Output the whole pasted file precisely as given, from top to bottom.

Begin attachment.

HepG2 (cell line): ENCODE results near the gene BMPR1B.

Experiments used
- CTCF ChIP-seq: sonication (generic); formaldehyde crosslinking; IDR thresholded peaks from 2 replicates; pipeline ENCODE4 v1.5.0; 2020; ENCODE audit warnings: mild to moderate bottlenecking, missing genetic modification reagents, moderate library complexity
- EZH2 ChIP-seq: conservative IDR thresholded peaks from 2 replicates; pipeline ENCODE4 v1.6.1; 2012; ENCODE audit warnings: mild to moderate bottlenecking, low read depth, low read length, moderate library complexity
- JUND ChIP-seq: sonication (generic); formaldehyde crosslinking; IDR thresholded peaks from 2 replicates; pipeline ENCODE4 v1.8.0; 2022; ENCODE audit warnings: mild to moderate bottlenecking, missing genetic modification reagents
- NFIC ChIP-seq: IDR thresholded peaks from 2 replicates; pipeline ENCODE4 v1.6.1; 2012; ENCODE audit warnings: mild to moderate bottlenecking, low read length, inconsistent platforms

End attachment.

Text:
HepG2 (cell line): ENCODE results near the gene BMPR1B.

Experiments used
- CTCF ChIP-seq: sonication (generic); formaldehyde crosslinking; IDR thresholded peaks from 2 replicates; pipeline ENCODE4 v1.5.0; 2020; ENCODE audit warnings: mild to moderate bottlenecking, missing genetic modification reagents, moderate library complexity
- EZH2 ChIP-seq: conservative IDR thresholded peaks from 2 replicates; pipeline ENCODE4 v1.6.1; 2012; ENCODE audit warnings: mild to moderate bottlenecking, low read depth, low read length, moderate library complexity
- JUND ChIP-seq: sonication (generic); formaldehyde crosslinking; IDR thresholded peaks from 2 replicates; pipeline ENCODE4 v1.8.0; 2022; ENCODE audit warnings: mild to moderate bottlenecking, missing genetic modification reagents
- NFIC ChIP-seq: IDR thresholded peaks from 2 replicates; pipeline ENCODE4 v1.6.1; 2012; ENCODE audit warnings: mild to moderate bottlenecking, low read length, inconsistent platforms